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Chironius challenger KOK, 2010

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Higher TaxaColubridae, Colubrinae, Colubroidea, Caenophidia, Alethinophidia, Serpentes, Squamata (snakes) 
Subspecies 
Common Names 
SynonymChironius challenger KOK 2010
Chironius fuscus — MÄGDEFRAU et al. 1991: 22
Chironius fuscus fuscus — DIXON et al. 1993: 114 (part.)
Chironius fuscus — MYERS & DONNELLY 2008: 121
Chironius challenger — WALLACH et al. 2014: 159 
DistributionGuyana, E Venezuela

Type locality: southeastern slope of Maringma Tepui, Cuyuni-Mazaruni District, Guyana (05° 12’ N, 060° 35’ W, 1500 m elevation. Map legend:
Type locality - Type locality.
TDWG region - Region according to the TDWG standard, not a precise distribution map.

NOTE: TDWG regions are generated automatically from the text in the distribution field and not in every cases it works well. We are working on it.
 
Reproductionoviparous. 
TypesHolotype: IRSNB 2659 (field number PK 2017), a subadult female collected by Philippe J. R. Kok, 25 November 2007 at 10h 45. 
CommentDefinition and diagnosis. A species of the genus Chironius characterized by the following combination of characters: 10 dorsal scale rows at midbody, absence of apical pits and paravertebral keels in female (male unknown), 152–159 ventrals, 99–103 subcaudals, anal plate single, loreal as long as—or slightly longer than—high, 39–41 maxillary teeth.

Only five of the 20 currently known Chironius species occur in the Guiana Shield (area sensu Ávila-Pires 2005, number of species fide Hollis 2006): C. carinatus (Linnaeus, 1758), C. cochranae Hoge and Romano, 1969, C. exoletus (Linnaeus, 1758), C. fuscus (Linnaeus, 1758), and C. scurrulus (Wagler, 1824). Among these species, only C. fuscus and C. scurrulus have 10 DSR at midbody, a condition shared by C. challenger. All other species have 12 DSR at midbody.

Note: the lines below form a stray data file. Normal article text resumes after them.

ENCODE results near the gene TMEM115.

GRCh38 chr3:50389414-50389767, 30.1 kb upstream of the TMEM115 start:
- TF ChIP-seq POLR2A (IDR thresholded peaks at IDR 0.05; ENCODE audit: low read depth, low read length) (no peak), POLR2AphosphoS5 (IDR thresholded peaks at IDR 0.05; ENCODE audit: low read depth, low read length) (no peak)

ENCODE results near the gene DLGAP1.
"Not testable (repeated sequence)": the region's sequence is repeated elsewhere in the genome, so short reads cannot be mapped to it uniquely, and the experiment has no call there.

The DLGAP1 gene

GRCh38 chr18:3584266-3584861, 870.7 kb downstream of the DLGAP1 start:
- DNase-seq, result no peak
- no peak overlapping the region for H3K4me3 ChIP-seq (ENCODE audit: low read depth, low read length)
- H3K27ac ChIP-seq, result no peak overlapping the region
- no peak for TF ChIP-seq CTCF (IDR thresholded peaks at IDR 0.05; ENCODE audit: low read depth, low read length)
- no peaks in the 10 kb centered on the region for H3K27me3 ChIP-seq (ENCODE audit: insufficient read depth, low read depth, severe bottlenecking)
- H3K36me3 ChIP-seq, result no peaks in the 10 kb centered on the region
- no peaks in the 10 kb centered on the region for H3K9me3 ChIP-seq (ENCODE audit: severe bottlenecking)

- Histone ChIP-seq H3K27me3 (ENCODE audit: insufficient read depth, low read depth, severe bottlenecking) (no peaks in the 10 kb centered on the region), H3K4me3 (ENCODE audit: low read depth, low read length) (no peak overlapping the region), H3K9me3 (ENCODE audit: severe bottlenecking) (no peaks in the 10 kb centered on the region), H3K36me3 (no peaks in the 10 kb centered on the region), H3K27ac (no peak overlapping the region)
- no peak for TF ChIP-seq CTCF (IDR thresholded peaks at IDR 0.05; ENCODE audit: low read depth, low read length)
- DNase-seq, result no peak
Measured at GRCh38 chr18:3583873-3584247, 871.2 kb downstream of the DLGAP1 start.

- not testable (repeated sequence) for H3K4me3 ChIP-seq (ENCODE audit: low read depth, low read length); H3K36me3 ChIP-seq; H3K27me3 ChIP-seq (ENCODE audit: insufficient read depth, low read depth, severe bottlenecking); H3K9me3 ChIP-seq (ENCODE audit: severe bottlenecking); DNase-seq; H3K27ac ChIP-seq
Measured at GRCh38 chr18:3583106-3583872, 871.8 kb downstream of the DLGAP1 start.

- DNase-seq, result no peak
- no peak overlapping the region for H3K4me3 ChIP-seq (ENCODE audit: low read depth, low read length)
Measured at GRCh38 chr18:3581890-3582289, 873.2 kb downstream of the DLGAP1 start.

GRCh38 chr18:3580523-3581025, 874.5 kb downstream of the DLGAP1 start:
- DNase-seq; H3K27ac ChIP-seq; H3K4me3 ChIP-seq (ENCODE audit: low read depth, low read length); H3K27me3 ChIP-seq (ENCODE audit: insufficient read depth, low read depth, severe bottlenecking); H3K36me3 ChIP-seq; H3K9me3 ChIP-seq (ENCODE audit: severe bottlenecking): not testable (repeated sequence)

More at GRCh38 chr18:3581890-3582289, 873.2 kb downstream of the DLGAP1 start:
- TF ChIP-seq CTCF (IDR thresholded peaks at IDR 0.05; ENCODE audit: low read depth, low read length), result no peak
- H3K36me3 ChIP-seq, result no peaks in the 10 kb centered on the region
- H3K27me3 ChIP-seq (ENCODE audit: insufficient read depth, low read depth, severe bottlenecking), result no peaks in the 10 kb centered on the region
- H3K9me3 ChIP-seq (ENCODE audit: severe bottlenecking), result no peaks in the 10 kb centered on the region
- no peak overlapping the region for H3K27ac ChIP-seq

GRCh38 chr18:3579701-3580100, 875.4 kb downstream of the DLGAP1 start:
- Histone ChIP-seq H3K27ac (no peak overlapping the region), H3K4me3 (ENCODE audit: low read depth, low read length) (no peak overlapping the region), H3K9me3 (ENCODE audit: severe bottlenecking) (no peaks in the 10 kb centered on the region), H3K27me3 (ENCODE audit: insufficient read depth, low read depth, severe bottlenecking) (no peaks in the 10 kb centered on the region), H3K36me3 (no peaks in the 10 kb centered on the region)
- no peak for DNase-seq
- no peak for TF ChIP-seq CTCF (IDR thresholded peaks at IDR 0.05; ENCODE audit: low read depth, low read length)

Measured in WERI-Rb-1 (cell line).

Chironius challenger is readily distinguished from C. scurrulus by the following characters (characters of C. scurrulus in parentheses): absence of apical pits (present, at least on neck), loreal as high as long or only slightly longer than high (distinctly longer than high), juveniles brownish with lighter crossbands (uniform green in life, blue-black in preservative), adults brownish with lighter crossbands (red or reddish brown in life, colouration variable in preservative, but never with lighter crossbands).

Chironius challenger is mostly distinguished from C. fuscus by the following characters (characters of C. fuscus in parentheses): absence of apical pits (present, at least on neck), absence of paravertebral keels (usually present, even if faint in females), loreal as high as long or only slightly longer than high (distinctly longer than high), higher number of ventrals - minimum 152 in C. challenger (maximum 149 in C. fuscus from the Guiana Shield), shorter tail - 30–31% TTL in C. challenger (34–37% TTL in C. fuscus from the Guiana Shield), lower number of subcaudals - maximum 103 in C. challenger (minimum 118 in C. fuscus from the Guiana Shield), infralabials 9 (usually 10), ventrals in adults conspicuously mottled with darker edges (not heavily mottled, no conspicuous darker edge), skin between scales blue in life (white). 
EtymologyThe specific epithet is considered to be a noun in apposition and refers to Professor George Edward Challenger, the fictional main character of Sir Arthur Conan Doyle's famous novel "The Lost World" published in 1912. "The Lost World" depicts an epic expedition to an isolated tepui in the middle of the tropical jungle of northern South America in search of dinosaur-like creatures and a forgotten civilisation. The reading of Sir Conan Doyle’s novel when Philippe Kok was a child fuelled his thirst for exploration and adventure and positively influenced his research and interest in the Pantepui region. 
References
  • Dixon J R; Wiest J A Jr; Cei J M 1993. Revision of the Neotropical snake genus Chironius Fitzinger (Serpentes, Colubridae). MUSEO REGIONALE DI SCIENZE NATURALI MONOGRAFIE (TURIN) 13 :1-280
  • KOK, PHILIPPE J. R. 2010. A new species of Chironius Fitzinger, 1826 (Squamata: Colubridae) from the Pantepui region, northeastern South America. Zootaxa 2611: 31–44 - get paper here
  • Mägdefrau, Helmut; Mägdefrau, Karin; Schlüter, Andreas 1991. Herpetologische Daten vom Guaiquinima-Tepui, Venezuela. Herpetofauna 13 (70): 13-26 - get paper here
  • Myers, Charles W.;Donnelly, Maureen A. 2008. The Summit Herpetofauna Of Auyantepui, Venezuela: Report From The Robert G. Goelet American Museum-Terramar Expedition. Bulletin of the American Museum of Natural History 308: 1-147 - get paper here
  • Natera-Mumaw, Marco; Luis Felipe Esqueda-González & Manuel Castelaín-Fernández 2015. Atlas Serpientes de Venezuela Santiago de Chile, Dimacofi Negocios Avanzados S.A., 456 pp. - get paper here
  • RIVAS, GILSON A.; CÉSAR R. MOLINA, GABRIEL N. UGUETO, TITO R. BARROS, CÉSAR L. BAR- RIO-AMORÓS & PHILIPPE J. R. KOK 2012. Reptiles of Venezuela: an updated and commented checklist. Zootaxa 3211: 1–64 - get paper here
  • Wallach, Van; Kenneth L. Williams , Jeff Boundy 2014. Snakes of the World: A Catalogue of Living and Extinct Species. Taylor and Francis, CRC Press, 1237 pp.
 
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